China Slams Small European Nation Over Its Deepening Ties With Taiwan

By Patrick Goodenough | August 11, 2021 | 4:45am EDT
The Lithuanian Embassy in Beijing. (Photo by JADE GAO/AFP via Getty Images)
The Lithuanian Embassy in Beijing. (Photo by JADE GAO/AFP via Getty Images)

(CNSNews.com) – China responded angrily Tuesday to Lithuania’s plans to open a “Taiwanese Representative Office,” recalling its ambassador from Vilnius and demanding that Lithuania withdraw its envoy for according even that limited level of recognition to the self-governing island democracy.

Taiwan, which Beijing insists is part of the “one China,” has representative offices in more than 50 countries around the world, but all are named “Taipei Economic and Cultural Office” or similar, in recognition of the sensitive sovereignty issue. (Taiwan also has fully-fledged embassies in the 15 countries with which it has diplomatic ties. Those countries as a result do not have diplomatic ties with China.)

Lithuania is believed to be the first to agree to opening an office under the name of “Taiwan” – and that has Beijing incensed.

“The decision brazenly violates the spirit of the communiqué on the establishment of diplomatic relations between China and Lithuania and severely undermines China's sovereignty and territorial integrity,” the foreign ministry said in a statement on Tuesday.

“The red line of safeguarding national sovereignty and territorial integrity shall not be crossed,” it said. “The Chinese side warns the Lithuanian side that there is only one China in the world and the People’s Republic of China is the sole legal government representing the whole of China.”

The ministry urged Lithuania to “immediately rectify its wrong decision,” adding a warning to Taiwan that “any attempt at separatist activities in the international arena is doomed to fail.”

Lithuania’s foreign ministry said it “regretted” the Chinese move, but reiterated that the country was “determined to pursue mutually beneficial ties with Taiwan like many other countries in the European Union and the rest of the world do.”

Support came from the State Department, with spokesman Ned Price saying the U.S. stood with its NATO ally Lithuania and condemned China’s “retaliatory actions.”

“We support our European partners and our allies as they develop mutually beneficial relations with Taiwan and resist the PRC’s coercive behavior,” he said.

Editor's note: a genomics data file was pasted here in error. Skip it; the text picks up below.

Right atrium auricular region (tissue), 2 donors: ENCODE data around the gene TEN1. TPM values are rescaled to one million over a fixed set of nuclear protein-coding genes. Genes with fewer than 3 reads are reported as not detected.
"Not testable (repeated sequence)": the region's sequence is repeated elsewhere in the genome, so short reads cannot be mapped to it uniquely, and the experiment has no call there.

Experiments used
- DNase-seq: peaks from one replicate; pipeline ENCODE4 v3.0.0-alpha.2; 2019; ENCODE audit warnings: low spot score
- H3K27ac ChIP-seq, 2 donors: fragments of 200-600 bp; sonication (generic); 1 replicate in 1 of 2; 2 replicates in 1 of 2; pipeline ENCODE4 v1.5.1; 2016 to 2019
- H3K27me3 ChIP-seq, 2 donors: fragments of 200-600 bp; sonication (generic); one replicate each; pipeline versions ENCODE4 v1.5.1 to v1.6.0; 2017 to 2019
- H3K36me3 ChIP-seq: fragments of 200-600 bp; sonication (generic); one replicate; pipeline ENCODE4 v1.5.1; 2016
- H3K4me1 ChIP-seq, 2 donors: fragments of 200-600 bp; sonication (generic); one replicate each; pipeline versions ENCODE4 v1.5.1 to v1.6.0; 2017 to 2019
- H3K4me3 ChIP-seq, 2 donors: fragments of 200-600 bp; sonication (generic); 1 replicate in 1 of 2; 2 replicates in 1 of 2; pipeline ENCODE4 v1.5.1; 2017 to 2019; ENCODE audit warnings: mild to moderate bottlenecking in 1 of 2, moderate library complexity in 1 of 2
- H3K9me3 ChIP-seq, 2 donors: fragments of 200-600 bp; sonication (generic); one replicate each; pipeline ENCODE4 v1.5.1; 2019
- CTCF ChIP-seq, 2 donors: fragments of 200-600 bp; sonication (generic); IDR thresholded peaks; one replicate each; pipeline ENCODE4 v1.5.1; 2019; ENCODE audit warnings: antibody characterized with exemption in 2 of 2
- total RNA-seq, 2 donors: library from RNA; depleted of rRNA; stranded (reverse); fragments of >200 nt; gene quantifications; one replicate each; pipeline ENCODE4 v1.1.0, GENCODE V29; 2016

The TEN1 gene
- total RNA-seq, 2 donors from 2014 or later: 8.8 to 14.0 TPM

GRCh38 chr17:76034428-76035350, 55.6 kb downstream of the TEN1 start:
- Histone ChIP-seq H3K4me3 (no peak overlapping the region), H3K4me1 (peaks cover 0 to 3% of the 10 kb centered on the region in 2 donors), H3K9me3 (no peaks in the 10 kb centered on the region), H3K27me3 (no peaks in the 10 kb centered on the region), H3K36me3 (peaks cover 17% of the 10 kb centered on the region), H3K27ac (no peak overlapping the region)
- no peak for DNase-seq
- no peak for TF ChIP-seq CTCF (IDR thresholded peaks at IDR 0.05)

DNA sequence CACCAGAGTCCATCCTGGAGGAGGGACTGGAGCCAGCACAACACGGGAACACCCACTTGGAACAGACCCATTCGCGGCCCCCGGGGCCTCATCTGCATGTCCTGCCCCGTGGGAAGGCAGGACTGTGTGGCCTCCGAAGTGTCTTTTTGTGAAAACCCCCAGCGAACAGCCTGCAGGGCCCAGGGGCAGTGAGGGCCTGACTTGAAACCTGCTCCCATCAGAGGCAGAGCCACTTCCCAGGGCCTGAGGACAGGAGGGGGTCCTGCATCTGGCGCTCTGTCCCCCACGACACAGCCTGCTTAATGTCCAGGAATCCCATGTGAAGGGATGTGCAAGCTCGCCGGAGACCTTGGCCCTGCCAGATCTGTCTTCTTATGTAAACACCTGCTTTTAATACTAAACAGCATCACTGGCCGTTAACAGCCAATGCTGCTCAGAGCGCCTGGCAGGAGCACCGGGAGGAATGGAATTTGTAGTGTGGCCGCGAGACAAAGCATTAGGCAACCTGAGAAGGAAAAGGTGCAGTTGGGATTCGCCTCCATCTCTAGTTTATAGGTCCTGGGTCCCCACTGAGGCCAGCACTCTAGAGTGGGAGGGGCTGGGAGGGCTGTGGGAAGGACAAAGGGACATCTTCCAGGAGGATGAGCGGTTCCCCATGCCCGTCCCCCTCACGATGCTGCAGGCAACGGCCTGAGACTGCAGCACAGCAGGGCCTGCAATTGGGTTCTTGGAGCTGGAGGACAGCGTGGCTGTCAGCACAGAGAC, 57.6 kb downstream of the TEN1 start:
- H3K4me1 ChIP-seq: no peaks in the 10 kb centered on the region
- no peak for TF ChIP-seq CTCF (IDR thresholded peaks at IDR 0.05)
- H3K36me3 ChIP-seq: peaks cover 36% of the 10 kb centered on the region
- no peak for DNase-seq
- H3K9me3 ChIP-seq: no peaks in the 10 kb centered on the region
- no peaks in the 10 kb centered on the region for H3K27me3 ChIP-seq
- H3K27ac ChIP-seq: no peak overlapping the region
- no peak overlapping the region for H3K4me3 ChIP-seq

Taiwan’s government and politicians thanked Lithuania for standing up to China, with foreign ministry spokeswoman Joanne Ou praising its “resolute will” to defend freedom and national dignity.

The government’s Mainland Affairs Council, which handles issues relating to China, said that Taiwan as a sovereign country and a member of the international community had the right to engage in bilateral cooperation with other countries.

The “Taiwanese Representative Office” decision is latest in a series of steps by Lithuania, a small eastern European democracy that threw off communist domination just a generation ago, in defiance of China’s communist rulers.

Last November, the incoming liberal-conservative coalition signed an agreement pledging to pursue a “values-based foreign policy” that included defending “those fighting for freedom around the world, from Belarus to Taiwan.”

Lithuanian lawmakers have strongly supported calls for Taiwan to be allowed to take part in the World Health Organization’s annual assembly – a call sternly opposed by China, and ultimately unsuccessful.

Lithuania earlier this year withdrew from the “17+1” group, an initiative launched by China in 2012 to enhance business and investment cooperation between itself and 17 countries in eastern and central Europe.

Last June, Lithuania donated 20,000 COVID-19 vaccine doses to Taiwan. A tweet that day by Lithuanian Foreign Minister Gabrielius Landsbergis to the effect that “Freedom-loving people should look out for each other” was warmly received in Taiwan.

More broadly, Lithuania signed up to joint statements expressing concern about mass abuses against Uyghurs in Xinjiang and Beijing’s clampdown on democracy in Hong Kong, and skepticism about the findings of an initial WHO-convened study into the origins of the coronavirus. Lithuania’s parliament in May described China’s treatment of Uyghurs as a “genocide.”

In a column Tuesday Hu Xijin, editor-in-chief of the CCP paper Global Times, described Lithuania as “a U.S. running dog that barks most fiercely at the strategic rivals of the U.S. in exchange for its protection.”

“It is rare to see small countries like Lithuania that specifically seek to worsen relations with major powers,” he wrote. “I believe that Lithuania will eventually pay the price for its evil deed of breaking international rules.”

Lithuania’s government says it plans to open a representative office in Taipei by the end of the year, to focus on deepening “economic and cultural relations.”

No date has been given for the planned opening of the Taiwanese office in Vilnius.

It will be the first to be established on European soil since August 2003, when the “Taipei Representative Office” opened in Bratislava, Slovakia.

Slightly larger than West Virginia, Lithuania is located between Belarus, Poland, Latvia, and Russia’s Kaliningrad exclave, and has a population of around 2.7 million.

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